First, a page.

OxyContin Withdrawal Timeline
The OxyContin withdrawal timeline can vary for different people. However, the withdrawal period usually begins within the first 24 hours after the last dose of the drug is taken. Since OxyContin is a time-release drug, it may take a little longer for withdrawal symptoms to appear.
Later and more intense symptoms of OxyContin withdrawal and detox usually begin within around 48 hours after the last dose is taken.
For most people, the OxyContin withdrawal timeline will last for no more than a week, at least in terms of acute symptoms. However, there may be some lingering symptoms requiring long-term treatment in some cases. Most of the long-term symptoms tend to be psychological.
Effective Addiction Treatment
Addiction is a chronic, but treatable disease. The treatment models for addiction are similar to what you might see with other chronic diseases such as diabetes. For example, with diabetes, while there isn’t a cure, there are treatments that manage the symptoms of the disease. A person can be considered in remission if treatment is effective.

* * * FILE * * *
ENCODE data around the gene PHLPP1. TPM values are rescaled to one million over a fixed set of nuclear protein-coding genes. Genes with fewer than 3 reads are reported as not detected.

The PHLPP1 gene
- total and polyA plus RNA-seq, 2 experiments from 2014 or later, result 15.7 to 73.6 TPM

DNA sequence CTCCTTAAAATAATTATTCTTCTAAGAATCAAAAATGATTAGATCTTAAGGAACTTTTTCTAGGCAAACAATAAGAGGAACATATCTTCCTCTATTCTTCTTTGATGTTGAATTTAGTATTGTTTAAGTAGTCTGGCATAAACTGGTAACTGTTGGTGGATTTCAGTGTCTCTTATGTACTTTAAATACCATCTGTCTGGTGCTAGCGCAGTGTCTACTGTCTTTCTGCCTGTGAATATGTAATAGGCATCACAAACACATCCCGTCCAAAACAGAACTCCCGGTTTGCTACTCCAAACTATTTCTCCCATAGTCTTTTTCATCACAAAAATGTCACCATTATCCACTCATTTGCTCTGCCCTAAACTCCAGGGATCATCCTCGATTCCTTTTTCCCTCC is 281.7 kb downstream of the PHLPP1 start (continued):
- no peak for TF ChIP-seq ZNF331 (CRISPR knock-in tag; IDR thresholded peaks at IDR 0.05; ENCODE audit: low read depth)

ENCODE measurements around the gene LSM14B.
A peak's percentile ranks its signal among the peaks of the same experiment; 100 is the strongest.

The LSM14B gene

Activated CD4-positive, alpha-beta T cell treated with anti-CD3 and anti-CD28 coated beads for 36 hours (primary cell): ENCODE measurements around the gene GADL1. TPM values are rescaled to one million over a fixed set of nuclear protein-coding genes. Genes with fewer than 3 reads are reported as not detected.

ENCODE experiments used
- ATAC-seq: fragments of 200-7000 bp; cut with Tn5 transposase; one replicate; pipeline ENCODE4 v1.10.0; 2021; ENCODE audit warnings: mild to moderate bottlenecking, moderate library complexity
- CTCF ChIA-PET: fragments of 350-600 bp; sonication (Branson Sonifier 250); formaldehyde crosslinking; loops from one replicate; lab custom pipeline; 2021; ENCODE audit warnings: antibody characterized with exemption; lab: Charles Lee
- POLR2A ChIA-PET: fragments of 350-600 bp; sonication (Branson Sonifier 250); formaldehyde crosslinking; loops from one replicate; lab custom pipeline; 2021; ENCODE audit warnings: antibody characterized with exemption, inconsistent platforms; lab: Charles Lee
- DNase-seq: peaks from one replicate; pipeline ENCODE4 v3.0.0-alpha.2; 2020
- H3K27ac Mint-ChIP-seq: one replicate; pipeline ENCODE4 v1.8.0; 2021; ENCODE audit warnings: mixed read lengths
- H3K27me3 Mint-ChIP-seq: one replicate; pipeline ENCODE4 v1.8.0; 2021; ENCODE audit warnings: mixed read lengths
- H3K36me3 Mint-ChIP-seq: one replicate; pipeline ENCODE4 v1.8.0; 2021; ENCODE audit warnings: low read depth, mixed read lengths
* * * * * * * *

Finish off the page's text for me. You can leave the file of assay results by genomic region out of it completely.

It’s similar with addiction. Addiction rewires the brain, and there are psychological, social and physical components of the disorder. While there isn’t a magic cure, going to a facility, or participating in a rehab program is the treatment that allows people to manage addiction. When someone is abstaining from OxyContin and other substances, they are considered to be in remission from the disease of addiction.
According to the NIH National Institute on Drug Abuse, there are certain things that an OxyContin facility should offer patients, for treatment to be the most effective:
- Addiction to drugs like OxyContin change both the function and the structure of the user’s brain, and this needs to be considered during treatment.
- Everyone is going to require individualized treatment, and there’s not one particular addiction treatment protocol that’s right for every person. If someone is matched with the right type of OxyContin facility and approach for their needs, they’re much more likely to have favorable outcomes.